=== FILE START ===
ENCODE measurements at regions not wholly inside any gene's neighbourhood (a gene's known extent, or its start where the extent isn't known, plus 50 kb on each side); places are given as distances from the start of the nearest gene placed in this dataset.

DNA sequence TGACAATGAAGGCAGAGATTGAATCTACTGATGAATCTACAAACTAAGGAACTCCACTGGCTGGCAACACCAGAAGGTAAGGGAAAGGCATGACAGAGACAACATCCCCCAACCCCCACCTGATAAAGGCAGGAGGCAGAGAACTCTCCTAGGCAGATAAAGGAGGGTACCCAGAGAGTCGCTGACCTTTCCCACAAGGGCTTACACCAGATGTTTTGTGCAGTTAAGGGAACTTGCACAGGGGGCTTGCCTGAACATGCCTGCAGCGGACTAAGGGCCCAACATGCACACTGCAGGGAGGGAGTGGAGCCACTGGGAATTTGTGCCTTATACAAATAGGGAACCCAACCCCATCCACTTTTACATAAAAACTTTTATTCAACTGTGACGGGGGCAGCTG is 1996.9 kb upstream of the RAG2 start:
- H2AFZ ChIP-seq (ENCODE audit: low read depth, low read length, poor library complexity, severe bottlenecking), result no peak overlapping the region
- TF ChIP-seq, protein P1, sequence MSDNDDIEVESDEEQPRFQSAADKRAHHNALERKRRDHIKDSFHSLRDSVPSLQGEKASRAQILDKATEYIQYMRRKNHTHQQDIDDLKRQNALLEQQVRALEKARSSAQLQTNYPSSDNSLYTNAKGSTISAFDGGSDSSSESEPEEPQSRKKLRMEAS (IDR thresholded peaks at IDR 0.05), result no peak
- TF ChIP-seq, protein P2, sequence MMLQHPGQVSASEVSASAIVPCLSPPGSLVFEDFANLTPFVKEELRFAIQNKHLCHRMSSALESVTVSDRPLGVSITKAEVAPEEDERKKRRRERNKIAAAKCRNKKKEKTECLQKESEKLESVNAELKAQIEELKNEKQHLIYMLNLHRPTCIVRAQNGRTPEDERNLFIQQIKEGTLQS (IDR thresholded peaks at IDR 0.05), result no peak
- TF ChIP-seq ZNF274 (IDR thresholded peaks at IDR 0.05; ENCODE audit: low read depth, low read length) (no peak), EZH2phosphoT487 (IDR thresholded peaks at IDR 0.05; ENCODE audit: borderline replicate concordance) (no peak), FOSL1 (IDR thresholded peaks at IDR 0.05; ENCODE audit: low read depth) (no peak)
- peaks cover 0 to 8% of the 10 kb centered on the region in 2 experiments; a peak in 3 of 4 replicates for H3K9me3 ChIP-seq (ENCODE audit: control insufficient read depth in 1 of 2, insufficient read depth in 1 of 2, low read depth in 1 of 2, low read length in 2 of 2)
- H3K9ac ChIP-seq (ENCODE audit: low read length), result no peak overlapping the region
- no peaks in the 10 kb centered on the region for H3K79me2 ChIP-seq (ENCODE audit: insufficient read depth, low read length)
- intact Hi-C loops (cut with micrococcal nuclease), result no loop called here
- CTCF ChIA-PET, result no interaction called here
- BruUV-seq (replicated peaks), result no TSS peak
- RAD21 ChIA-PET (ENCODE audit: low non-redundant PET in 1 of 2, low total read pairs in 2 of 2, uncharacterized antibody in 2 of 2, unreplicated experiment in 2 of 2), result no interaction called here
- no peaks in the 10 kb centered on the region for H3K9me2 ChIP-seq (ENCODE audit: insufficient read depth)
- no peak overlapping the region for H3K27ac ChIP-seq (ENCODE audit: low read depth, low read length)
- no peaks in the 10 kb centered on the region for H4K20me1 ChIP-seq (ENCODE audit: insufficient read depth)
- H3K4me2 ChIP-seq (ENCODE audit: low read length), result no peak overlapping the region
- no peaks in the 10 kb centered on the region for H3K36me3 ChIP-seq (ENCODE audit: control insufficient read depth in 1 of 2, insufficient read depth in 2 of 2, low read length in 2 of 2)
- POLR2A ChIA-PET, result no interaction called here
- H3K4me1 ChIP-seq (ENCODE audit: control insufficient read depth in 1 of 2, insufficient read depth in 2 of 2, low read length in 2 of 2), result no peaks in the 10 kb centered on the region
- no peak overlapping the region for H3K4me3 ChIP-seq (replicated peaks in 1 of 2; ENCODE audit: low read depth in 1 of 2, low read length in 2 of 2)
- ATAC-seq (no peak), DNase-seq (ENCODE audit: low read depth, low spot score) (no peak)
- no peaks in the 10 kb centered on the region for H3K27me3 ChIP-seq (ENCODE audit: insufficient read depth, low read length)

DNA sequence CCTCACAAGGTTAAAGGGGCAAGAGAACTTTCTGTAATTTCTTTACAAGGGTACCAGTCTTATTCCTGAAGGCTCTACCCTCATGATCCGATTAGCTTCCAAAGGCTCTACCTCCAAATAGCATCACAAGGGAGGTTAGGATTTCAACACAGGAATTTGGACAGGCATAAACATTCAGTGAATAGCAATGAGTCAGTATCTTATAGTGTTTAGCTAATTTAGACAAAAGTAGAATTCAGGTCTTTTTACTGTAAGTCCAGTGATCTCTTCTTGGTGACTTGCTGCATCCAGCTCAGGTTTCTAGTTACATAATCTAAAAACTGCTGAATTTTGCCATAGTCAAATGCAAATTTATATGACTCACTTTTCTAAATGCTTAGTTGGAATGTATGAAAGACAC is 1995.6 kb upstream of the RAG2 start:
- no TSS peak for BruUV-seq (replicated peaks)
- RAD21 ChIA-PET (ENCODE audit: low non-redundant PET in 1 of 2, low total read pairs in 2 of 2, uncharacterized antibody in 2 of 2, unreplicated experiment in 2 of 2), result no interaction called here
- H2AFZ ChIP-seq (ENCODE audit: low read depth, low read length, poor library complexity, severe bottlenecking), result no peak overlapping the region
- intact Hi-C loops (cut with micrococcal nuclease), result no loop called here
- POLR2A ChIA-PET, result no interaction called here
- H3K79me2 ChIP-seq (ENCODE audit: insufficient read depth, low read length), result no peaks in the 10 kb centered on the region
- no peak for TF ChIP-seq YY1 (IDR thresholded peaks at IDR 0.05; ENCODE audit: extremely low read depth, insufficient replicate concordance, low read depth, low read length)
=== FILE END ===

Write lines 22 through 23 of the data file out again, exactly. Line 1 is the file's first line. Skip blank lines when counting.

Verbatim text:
- ATAC-seq (no peak), DNase-seq (ENCODE audit: low read depth, low spot score) (no peak)
- no peaks in the 10 kb centered on the region for H3K27me3 ChIP-seq (ENCODE audit: insufficient read depth, low read length)